Guidelines for the Rational Use of Nebulized Inhalation Therapy

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Nebulized inhalation is a direct drug delivery method using the respiratory tract and lungs as the target organs, and has become a key means of treating respiratory-related diseases with its advantages of rapid onset of action, high local drug concentration, lower dosage, convenient application and fewer systemic adverse effects. However, unregulated use of nebulized inhalation therapy may not only directly impair the therapeutic effect, but also cause safety hazards, posing a threat to the life and health of patients.


Nebulized inhalation therapy uses a nebulized inhalation device to convert medication into aerosol particles with diameters ranging from 0.01 to 10 μm, which are inhaled and deposited in the airways and lungs to exert therapeutic effects. The diameter of the nebulized particles directly affects where the drug is deposited in the body, and effective nebulized particles should have a diameter between 0.5 and 10 μm. The effective nebulized particles should be between 0.5 and 10 μm in diameter. 5 to 10 μm diameter particles are mainly deposited in the oropharynx, 3 to less than 5 μm particles are mainly deposited in the lungs, and 50% to 60% of particles less than 3 μm are deposited in the alveoli.

Guidelines for the Rational Use of Nebulized Inhalation Therapy

Physicochemical properties of nebulized inhaled drugs


The widespread use of nebulized inhalation drugs has made them a key therapeutic tool for respiratory-related diseases. The therapeutic effect of this treatment is mainly due to its unique physicochemical properties, which optimize the action of the drug in the body.


Ideally, aerosolized inhaled drugs exhibit 'two short and one long' properties in vivo, which means that the drug has a shorter residence time at the surface of the airway mucosa, a relatively shorter plasma half-life, and a longer retention time in the local tissues. This characteristic helps to exert the therapeutic effect rapidly in a short period of time, reduce the occurrence of systemic side effects, and maintain the drug concentration in local tissues for a longer period of time to achieve a more lasting therapeutic effect.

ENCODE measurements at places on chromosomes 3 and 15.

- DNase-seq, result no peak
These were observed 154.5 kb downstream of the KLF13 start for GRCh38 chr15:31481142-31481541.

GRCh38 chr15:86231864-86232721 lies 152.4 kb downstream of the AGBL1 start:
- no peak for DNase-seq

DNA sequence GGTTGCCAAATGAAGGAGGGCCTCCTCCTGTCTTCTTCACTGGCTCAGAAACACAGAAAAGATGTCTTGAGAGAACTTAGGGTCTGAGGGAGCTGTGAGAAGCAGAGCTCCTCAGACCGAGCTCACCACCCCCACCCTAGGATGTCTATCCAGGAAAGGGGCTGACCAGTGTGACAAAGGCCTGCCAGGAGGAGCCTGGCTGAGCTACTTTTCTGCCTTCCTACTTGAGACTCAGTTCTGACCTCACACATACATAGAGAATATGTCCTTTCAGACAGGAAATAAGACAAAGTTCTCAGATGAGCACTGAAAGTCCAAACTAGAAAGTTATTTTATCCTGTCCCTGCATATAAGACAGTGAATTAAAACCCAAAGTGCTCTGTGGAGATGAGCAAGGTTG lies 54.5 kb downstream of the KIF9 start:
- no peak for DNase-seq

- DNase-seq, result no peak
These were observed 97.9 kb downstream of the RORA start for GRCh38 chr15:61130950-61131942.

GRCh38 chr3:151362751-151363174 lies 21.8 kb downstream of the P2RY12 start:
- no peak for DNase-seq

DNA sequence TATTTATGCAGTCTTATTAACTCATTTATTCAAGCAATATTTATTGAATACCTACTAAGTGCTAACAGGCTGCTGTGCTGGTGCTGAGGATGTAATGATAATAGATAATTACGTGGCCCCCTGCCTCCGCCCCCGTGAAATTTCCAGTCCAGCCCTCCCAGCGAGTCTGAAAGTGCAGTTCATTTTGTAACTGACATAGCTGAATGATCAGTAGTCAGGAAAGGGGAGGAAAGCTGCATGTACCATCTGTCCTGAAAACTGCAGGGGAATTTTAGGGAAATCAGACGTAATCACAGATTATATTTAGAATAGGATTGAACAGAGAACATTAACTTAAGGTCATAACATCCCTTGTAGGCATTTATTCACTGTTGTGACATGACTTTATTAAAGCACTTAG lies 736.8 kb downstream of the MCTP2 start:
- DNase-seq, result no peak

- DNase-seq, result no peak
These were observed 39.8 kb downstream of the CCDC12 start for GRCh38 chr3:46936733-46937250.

In practice, inhaled glucocorticosteroids (ICS) are widely used for the treatment of COPD and asthma, short-acting β2 agonists (SABA) are used for the rapid relief of acute symptoms, short-acting cholinergic M-receptor antagonists (SAMA) inhibit mucus secretion from airway glands by blocking the cholinergic M-receptor and relaxing airway smooth muscle, diastolizing bronchioles, and mucolytics can inhibit mucus secretion from the airway glands by decreasing the phlegm's viscosity to increase sputum expulsion, thus making it easier to cough up.


Medication monitoring in special populations


First of all, the use of nebulized inhalation preparations in elderly patients requires comprehensive consideration of various factors to ensure the effectiveness and safety of medication. For the elderly population, medication compliance and accuracy are key, so measures need to be taken to improve patients' understanding of and cooperation with nebulized inhalation therapy. When applying inhaled glucocorticoids (ICS), particular attention needs to be paid to the risk of pneumonia in the elderly population. Different types of ICS may have different risks of developing pneumonia, so careful consideration needs to be given to their selection and use to ensure that elderly patients are able to maintain good respiratory hygiene during treatment.

Guidelines for the Rational Use of Nebulized Inhalation Therapy


For elderly patients with cardiac disease, the principle of inhalation on demand should be followed when nebulizing short-acting beta2 agonists (SABA). Overuse of SABA may lead to arrhythmias or aggravate symptoms of coronary artery disease, so patient response needs to be closely monitored to avoid unnecessary risks when administering the drug. In addition, the use of nebulized inhaled short-acting choline M receptor antagonist (SAMA) should be used more cautiously in elderly patients with prostatic hyperplasia or bladder cancer neck obstruction. The overall health of the patient needs to be taken into account when developing a treatment plan to avoid possible adverse effects and complications.